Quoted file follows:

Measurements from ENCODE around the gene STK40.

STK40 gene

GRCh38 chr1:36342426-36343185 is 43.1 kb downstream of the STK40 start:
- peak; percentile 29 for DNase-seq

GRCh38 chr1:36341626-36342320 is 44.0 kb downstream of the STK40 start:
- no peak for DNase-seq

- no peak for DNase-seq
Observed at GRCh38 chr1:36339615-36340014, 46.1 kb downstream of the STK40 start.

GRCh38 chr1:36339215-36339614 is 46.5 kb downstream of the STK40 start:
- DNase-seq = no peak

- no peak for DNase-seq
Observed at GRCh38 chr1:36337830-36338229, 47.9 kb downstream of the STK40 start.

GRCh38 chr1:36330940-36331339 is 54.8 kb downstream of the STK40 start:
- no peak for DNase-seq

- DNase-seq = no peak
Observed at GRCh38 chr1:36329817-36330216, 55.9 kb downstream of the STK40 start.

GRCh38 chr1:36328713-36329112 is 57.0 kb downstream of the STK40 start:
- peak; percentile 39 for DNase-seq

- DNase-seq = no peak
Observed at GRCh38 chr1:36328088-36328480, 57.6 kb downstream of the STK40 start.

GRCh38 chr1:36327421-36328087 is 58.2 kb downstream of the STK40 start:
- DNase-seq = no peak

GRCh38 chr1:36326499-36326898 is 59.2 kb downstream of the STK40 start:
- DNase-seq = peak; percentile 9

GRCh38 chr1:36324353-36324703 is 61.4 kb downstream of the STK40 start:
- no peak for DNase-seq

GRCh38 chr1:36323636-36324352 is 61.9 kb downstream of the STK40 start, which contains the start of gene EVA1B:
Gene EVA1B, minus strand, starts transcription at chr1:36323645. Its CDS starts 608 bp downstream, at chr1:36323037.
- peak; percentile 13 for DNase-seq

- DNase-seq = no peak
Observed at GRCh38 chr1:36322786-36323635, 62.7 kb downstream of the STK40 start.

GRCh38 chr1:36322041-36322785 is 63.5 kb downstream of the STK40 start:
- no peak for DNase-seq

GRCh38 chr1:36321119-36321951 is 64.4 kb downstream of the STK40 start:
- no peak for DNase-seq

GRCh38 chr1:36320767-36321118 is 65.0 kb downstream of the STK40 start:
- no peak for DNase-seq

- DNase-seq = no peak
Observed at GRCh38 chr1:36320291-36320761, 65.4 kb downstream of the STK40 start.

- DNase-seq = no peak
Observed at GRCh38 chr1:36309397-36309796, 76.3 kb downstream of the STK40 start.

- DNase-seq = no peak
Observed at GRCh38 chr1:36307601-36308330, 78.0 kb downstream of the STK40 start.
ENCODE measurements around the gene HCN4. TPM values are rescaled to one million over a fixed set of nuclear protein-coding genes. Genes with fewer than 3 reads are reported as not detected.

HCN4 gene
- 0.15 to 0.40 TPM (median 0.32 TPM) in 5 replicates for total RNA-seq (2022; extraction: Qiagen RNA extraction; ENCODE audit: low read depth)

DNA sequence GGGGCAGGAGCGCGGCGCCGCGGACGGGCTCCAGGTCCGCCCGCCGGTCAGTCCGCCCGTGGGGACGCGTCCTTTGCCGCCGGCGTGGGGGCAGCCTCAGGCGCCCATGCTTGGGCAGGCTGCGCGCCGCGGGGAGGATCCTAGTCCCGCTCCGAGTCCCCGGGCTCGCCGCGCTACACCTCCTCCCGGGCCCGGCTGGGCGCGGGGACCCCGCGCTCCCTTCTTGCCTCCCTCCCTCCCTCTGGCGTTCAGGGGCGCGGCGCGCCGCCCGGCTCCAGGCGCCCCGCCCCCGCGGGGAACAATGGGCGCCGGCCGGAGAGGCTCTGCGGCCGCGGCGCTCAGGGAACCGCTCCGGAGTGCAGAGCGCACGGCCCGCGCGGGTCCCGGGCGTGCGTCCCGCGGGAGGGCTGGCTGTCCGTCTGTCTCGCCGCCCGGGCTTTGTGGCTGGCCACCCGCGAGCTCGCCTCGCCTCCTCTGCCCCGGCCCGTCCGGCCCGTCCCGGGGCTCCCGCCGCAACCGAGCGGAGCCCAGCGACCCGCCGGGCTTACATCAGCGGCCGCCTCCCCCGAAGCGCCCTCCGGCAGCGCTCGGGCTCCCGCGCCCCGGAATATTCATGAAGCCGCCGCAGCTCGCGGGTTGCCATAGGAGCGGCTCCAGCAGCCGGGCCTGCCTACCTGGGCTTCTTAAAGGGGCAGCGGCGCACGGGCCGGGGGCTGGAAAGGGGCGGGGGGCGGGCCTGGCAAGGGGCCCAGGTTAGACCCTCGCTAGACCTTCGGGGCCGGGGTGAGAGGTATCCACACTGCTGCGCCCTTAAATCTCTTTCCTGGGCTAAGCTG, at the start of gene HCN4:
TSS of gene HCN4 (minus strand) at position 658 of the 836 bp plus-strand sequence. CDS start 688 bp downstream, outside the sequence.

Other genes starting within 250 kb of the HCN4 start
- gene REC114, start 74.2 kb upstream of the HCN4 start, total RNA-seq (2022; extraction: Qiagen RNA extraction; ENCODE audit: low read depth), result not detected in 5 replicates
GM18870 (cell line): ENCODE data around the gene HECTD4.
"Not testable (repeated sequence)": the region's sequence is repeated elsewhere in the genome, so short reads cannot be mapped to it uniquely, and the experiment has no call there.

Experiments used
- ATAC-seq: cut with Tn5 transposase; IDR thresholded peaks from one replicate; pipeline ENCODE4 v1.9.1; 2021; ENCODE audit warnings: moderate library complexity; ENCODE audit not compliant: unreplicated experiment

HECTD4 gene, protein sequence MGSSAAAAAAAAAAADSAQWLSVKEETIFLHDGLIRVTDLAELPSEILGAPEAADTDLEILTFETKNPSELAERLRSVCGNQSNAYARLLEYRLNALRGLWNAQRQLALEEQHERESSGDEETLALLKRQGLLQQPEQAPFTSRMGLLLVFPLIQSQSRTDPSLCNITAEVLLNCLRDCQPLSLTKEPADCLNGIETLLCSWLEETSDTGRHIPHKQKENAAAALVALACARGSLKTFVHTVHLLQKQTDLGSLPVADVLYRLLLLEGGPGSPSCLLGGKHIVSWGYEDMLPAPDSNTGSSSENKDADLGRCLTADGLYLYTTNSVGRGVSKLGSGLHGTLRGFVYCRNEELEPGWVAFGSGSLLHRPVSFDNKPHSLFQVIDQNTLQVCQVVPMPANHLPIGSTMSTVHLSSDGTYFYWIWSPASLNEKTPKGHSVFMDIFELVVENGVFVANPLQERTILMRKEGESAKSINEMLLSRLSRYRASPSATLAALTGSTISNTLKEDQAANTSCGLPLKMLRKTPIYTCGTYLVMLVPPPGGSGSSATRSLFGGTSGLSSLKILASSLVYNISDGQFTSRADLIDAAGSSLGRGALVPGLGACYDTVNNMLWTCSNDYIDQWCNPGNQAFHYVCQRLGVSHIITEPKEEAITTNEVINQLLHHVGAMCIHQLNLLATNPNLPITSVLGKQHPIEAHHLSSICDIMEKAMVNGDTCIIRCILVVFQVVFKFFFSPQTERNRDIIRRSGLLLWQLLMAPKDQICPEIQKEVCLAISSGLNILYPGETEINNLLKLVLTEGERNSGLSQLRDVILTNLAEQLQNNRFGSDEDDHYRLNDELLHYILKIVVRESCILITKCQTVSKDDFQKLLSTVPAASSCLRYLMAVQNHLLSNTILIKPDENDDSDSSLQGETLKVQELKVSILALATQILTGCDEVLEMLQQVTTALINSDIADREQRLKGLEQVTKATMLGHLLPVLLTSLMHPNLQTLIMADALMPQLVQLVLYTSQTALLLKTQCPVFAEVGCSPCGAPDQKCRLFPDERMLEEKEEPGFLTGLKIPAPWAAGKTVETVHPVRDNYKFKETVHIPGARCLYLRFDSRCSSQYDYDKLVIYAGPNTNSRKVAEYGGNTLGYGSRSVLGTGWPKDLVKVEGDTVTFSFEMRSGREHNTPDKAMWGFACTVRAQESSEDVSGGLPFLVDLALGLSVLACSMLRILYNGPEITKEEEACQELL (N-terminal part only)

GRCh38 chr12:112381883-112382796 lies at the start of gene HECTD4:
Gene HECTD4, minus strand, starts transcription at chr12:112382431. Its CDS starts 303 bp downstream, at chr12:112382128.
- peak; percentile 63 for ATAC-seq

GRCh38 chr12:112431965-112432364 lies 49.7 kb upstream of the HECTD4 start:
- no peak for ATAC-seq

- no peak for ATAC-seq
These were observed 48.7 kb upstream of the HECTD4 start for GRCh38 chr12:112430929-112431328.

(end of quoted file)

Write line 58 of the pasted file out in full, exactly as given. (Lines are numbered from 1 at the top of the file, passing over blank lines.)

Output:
- peak; percentile 63 for ATAC-seq